A.1 Applicable law

The regime governing the choice of the applicable law has undergone significant modifications in the 2021 restyling. To fully grasp these innovations, it is useful to briefly present, at the outset, the previous regime(s) established by the SCCs adopted under Directive 95/46/EC.

– Applicable Law under the Previous SCCs Regime

Concerning applicable law, the previous sets of SCCs clearly regarded international data transfers as a dynamic process, consisting of three distinct strands.

First, the processing of personal data by the data exporter, including the transfer itself, were governed, up to the moment of the transfer, by the objectively applicable data protection law [clause 4 of the SCCs set out by Decision 2001/497/EC; clause I(a) of the SCCs set out by Decision 2004/915/EC; clause 4 of the SCCs set out by Decision 2010/87/EU]. The “objectively applicable data protection law” is, in this context, the Member State law applicable to the EU-established controller by virtue of EU law itself (ie the law determined pursuant to Article 4 of Directive 95/46/EC until 23 May 2016, and by Article 3 GDPR after this date. This law now includes the GDPR-complementing provisions issued by the Member States based on the opening clauses scattered throughout the GDPR, whose spatial scope of application remains uncertain in current law).

Second, the processing of personal data by the data importer, occurring after the transfer to the third country, was seen as a separate processing operation, placed beyond the scope of the direct application of EU law, and governed by the law chosen by the parties to the SCCs. There was not, however, an unrestricted freedom of choice, which was limited to:

(1) the law of the Member State where the data exporter was established [clause 5 (b) first indent of the SCCs set out by Decision 2001/497/EC; clause II(h)(i) of the SCCs set out by Decision 2004/915/EC];

(2) the provisions of an adequacy decision applicable to the third country where the data importer is established, even if such adequacy decision was not applicable ratione materiae to this importer, provided that such provisions were of a nature which made them applicable in the sector of that transfer [cf. Clause 5 (b) second indent of the SCCs set out by Decision 2001/497/EC; clause II (h)(ii) of the SCCs set out by Decision 2004/915/EC];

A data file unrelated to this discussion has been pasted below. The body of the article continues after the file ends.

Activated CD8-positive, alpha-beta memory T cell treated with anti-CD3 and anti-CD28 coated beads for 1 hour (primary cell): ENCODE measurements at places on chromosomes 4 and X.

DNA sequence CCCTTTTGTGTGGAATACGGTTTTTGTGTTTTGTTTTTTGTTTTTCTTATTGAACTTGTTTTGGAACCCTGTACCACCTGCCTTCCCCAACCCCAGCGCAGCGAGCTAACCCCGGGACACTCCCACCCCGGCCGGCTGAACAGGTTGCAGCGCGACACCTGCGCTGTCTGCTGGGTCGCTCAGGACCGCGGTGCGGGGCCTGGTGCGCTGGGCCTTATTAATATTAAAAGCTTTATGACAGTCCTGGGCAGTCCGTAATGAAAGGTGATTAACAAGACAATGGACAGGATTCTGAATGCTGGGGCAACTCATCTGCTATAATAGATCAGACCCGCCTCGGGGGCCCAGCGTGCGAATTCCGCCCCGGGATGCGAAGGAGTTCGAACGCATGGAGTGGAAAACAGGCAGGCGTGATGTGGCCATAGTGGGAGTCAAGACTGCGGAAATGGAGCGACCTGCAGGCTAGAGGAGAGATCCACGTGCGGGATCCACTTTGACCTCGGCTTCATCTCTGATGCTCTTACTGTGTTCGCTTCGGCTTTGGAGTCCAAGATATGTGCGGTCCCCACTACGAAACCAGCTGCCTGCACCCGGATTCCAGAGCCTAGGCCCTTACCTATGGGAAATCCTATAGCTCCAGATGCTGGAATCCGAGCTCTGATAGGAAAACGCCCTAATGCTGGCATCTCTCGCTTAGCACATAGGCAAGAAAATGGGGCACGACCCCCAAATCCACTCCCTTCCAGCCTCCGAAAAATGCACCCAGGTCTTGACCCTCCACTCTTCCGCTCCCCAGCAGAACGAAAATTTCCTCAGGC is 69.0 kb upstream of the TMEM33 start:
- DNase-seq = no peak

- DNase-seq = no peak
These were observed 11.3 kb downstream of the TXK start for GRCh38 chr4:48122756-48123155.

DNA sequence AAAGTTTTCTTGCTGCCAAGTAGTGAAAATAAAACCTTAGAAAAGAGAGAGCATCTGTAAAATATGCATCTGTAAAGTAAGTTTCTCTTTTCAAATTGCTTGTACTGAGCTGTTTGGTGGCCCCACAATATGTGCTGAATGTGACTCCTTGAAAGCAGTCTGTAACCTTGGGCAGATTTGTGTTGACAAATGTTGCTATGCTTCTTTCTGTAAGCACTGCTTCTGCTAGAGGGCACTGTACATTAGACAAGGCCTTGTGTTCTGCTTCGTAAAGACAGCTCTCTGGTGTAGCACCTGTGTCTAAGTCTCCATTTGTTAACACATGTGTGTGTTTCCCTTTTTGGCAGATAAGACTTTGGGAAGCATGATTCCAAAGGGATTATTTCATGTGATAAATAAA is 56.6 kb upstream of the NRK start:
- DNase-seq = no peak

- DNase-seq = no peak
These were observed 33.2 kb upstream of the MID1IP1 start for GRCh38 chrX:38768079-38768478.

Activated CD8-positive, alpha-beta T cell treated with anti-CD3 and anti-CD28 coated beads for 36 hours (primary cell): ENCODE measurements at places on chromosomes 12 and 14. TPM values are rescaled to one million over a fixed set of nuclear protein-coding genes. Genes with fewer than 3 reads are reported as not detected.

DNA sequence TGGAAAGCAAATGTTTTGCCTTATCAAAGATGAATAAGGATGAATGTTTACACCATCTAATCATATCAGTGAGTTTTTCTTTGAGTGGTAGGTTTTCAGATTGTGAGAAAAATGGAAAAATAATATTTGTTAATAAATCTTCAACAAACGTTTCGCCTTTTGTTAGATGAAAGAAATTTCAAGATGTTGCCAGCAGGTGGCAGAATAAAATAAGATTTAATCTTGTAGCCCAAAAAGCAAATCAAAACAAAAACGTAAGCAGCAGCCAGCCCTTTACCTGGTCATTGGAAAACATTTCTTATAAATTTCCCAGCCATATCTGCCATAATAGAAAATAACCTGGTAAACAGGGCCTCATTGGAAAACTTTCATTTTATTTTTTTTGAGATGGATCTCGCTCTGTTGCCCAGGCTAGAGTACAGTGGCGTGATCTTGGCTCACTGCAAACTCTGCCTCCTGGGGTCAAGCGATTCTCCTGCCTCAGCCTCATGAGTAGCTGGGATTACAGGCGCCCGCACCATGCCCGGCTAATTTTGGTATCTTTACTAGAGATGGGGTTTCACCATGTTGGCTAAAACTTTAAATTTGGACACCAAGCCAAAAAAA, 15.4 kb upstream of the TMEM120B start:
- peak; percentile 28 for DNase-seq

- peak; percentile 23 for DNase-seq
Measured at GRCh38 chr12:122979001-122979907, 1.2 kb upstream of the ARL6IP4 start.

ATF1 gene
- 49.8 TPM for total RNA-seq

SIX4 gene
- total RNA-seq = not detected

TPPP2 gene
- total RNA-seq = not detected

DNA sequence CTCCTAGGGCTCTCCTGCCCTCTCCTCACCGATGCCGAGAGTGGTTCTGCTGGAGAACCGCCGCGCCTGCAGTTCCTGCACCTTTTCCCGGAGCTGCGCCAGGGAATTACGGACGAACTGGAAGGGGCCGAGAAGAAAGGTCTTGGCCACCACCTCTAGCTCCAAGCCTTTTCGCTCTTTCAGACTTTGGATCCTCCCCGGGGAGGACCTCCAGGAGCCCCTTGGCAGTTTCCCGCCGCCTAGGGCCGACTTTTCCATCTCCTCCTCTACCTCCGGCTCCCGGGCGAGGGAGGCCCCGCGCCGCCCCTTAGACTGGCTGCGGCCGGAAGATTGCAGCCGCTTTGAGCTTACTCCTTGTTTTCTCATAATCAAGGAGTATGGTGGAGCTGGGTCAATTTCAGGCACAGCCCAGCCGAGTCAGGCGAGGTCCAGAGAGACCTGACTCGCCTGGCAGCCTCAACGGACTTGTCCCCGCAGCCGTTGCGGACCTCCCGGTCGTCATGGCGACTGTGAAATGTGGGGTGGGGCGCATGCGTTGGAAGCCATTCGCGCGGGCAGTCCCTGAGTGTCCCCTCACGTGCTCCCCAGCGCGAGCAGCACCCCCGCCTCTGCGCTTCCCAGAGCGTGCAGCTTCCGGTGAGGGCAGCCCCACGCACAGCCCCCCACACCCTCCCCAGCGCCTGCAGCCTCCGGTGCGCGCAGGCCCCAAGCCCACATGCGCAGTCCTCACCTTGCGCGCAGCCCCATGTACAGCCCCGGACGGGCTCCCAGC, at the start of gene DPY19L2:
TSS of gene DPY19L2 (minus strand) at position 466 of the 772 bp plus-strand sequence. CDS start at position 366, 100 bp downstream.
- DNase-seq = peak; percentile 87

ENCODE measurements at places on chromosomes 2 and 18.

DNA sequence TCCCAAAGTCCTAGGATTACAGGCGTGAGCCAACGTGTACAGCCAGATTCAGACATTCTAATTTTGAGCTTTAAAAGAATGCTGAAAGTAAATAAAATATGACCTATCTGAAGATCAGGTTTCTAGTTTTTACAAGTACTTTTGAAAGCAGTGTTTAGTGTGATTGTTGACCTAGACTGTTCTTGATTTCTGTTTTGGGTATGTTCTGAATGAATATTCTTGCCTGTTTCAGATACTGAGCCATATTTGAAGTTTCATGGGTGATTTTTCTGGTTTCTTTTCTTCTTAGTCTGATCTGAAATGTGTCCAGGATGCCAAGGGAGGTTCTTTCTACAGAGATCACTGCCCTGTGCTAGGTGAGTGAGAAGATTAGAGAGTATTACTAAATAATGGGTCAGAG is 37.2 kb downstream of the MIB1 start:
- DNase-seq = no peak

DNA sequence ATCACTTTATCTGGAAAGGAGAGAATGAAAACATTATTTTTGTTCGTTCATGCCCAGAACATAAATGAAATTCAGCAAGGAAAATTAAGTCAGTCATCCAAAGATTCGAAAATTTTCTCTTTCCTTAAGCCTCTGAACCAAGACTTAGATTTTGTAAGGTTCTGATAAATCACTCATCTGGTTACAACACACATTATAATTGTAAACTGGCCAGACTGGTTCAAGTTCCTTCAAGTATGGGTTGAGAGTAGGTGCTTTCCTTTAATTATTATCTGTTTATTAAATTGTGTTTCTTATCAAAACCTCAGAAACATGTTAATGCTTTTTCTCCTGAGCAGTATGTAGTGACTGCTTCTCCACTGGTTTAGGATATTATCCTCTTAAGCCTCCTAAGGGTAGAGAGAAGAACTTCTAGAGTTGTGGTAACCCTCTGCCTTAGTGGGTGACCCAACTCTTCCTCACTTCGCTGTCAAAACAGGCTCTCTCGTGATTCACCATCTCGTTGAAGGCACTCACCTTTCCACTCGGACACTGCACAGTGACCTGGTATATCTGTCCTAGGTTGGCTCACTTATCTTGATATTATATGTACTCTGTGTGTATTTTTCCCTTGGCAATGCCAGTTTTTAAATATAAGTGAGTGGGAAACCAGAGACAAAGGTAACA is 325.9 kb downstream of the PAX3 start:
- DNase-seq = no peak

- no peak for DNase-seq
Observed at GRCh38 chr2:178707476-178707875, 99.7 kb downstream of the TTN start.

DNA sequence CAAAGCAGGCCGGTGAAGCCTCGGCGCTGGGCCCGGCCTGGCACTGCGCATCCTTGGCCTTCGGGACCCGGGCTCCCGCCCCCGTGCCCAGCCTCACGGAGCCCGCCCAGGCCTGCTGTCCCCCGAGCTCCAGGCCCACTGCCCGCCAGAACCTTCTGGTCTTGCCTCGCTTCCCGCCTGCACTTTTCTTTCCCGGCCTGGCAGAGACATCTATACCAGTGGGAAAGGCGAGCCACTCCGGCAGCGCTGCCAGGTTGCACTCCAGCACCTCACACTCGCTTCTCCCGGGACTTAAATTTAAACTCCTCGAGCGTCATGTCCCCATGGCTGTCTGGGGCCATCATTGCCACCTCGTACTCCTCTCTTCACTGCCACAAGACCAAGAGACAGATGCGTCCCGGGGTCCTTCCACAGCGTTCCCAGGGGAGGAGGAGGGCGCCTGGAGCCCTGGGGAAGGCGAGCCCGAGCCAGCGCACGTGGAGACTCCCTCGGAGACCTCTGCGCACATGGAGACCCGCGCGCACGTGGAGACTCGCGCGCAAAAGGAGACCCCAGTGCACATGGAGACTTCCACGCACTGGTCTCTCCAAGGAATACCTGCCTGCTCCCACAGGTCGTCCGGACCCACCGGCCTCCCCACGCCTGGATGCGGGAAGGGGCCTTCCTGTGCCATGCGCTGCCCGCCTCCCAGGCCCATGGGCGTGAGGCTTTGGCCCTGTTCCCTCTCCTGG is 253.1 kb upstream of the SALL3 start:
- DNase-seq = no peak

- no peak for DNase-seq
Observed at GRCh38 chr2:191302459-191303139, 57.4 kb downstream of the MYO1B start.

(3) a (more or less) extensive set of “mandatory data protection principles”, set out in the annexes of the SCCs [clause 5 (b) indent of the SCCs set out by Decision 2001/497/EC; clause II(h)(iii) of the SCCs set out by Decision 2004/915/EC].

Evidently, it is not possible to qualify the choices made under (2) or (3) as a veritable “choice of governing law”: said provisions or principles would have been applied in conjunction with a national law (objectively) applicable to the data importer under local PIL.

Finally, all three sets of SCCs contained a provision entitled “governing law”, whereby “the Clauses shall be governed by the law of the Member State in which the data exporter is established” (respectively clauses 10, IV and 9). The actual scope of this choice of law clause shall be read in the light of what has been said regarding the first two strands of the data processing operation: vis-à-vis the first step, there is no room for party autonomy and the chosen law cannot directly govern the processing operations carried out by the exporter within the EU, including the transfer. The processing of the transferred data by the importer in the third country must also be excluded from the scope of the chosen “governing law”, otherwise the (different) choice eventually made under (2) or (3) above would have been deprived of practical significance. In essence, the law appointed under the clause entitled “governing law” was therefore limited to the “contractual issues” posed by the SCCs (validity, form, nullity, consequences of the total or partial breach etc).

– The 2021 SCCs